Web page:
The transformation of Times Square from a car-land to a sight of the walkable public space is the result of a process based on pedestrianizing Broadway that occurred during the Bloomberg mayoralty. In a brief sense, the portions of Broadway Avenue crossing Times Square and Herald Square were eliminated from the City’s traffic system, changing their use and meaning, displacing the vehicular hegemony in the area. 

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Looking for a locality. Working on transitions in Times Square (I)

Transition studies in STS (Elzen et al. 2004; Geels, 20022010Grin et al. 2010) have a preference and a solid background on Large-scale and long-term technological issues in contexts of crisis. (See, for example, low-carbon transition in a situation of climate crisis: Steward, 2012Xiang-Wan, 2016Geels et al. 2017Geels, 2018Roberts et al. 2018). Nevertheless, there are two main perspectives inside this new intellectual tradition: “There are historical studies of completed socio-technical transitions (and) there are studies of current societal changes.” (Darnhofer, 2015)

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Why Times Square?

Why Times Square? That is a ubiquitous question that people ask me every time I used to talk about the study object of this piece of research. Times Square now, the current version we have of this place, looks like a location where one cannot find anything serious for conducting an academic piece of research. It seems like an infertile field utterly dependent on external forces, but at the same time, an exhausted and packed and sealed one under the label of either gentrification-Disneyfication or the official one of revitalization. The usage of each one of those two terms depends on who is telling the story of this site. However, in both versions, Times Square appears like a finished object, a black boxed location without so much to offer.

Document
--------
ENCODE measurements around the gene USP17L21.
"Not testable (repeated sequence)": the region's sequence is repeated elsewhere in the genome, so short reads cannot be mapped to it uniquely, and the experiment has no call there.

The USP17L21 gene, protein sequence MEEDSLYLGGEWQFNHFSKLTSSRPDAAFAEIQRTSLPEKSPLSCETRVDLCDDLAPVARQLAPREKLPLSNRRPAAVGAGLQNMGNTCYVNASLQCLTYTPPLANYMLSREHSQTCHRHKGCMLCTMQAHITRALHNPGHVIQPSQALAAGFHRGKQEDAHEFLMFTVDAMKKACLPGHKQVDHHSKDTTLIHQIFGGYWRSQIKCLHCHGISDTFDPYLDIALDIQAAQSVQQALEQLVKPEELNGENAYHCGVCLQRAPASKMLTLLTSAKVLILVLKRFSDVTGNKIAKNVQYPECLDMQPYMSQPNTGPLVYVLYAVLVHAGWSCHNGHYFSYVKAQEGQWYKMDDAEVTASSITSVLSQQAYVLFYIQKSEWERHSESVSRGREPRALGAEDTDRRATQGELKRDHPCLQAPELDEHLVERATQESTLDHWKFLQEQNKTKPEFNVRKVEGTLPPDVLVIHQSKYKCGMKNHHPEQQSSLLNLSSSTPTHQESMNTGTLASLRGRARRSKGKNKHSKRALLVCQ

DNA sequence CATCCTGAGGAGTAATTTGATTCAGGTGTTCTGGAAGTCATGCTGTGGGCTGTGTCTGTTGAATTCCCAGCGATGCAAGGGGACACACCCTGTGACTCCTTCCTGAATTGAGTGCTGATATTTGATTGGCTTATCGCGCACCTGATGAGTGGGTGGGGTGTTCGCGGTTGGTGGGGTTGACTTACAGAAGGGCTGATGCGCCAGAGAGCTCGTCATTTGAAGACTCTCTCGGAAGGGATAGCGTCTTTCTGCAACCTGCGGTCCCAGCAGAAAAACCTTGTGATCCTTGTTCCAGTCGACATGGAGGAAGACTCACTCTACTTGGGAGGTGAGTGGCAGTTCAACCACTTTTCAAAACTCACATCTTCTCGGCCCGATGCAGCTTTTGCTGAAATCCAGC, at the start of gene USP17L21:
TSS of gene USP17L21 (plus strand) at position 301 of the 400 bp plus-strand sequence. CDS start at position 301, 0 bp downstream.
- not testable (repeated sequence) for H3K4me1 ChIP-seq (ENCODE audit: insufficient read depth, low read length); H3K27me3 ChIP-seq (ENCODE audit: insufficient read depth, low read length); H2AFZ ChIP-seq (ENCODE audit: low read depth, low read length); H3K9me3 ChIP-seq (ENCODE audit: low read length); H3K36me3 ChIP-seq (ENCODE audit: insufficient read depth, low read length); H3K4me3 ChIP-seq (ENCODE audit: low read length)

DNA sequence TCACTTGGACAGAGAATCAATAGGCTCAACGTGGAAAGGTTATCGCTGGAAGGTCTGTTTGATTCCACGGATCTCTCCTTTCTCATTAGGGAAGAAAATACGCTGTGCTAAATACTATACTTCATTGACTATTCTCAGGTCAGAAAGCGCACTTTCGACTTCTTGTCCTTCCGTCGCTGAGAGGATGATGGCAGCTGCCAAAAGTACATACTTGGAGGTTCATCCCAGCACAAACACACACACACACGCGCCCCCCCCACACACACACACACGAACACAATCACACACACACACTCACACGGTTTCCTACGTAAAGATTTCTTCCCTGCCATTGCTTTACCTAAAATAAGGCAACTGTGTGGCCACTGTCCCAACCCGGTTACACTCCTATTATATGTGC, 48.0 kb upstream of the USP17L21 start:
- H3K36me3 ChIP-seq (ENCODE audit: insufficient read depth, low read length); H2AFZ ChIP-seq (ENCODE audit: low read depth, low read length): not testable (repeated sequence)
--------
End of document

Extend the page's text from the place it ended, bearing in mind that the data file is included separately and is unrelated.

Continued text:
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Diluting Citizenship. A first approach to the Smart City concept

The vignettes of the Coca-Cola 3D Billboard and the WIFI kiosks are sharing some common elements, besides the obvious point that they can be traced in the Times Square of my piece of research. Those elements can be gathered into a context of “experimentation in urban places.” (Gieryn, 2006Karvonen & van Heur, 2014Silver & Marvin, 2016) This particular conception of experimenting in either “cities” or “urban locations” is nowadays a global trend, presented sometimes in the shape of “smart city,” and that involves many different actors, conceptions, capitals, and processes. 

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Lights still on

It was almost midnight, and the air was unusually cold due to some sporadic showers during the night. I was seated on a concrete bench in front of an empty and under remodeling spot between Broadway Avenue and W. 47th Street. After midnight, when the area is less transited, a group of workers starts its shift that consists in adapting and restyling the bare commercial place for a new branch of Swarovski. During the day, the construction remains closed. However, at nights, and despite the work is carried out inside, one can see from the sidewalk the lights and sparks going out of the welding machine, as well as the men doing their handiwork.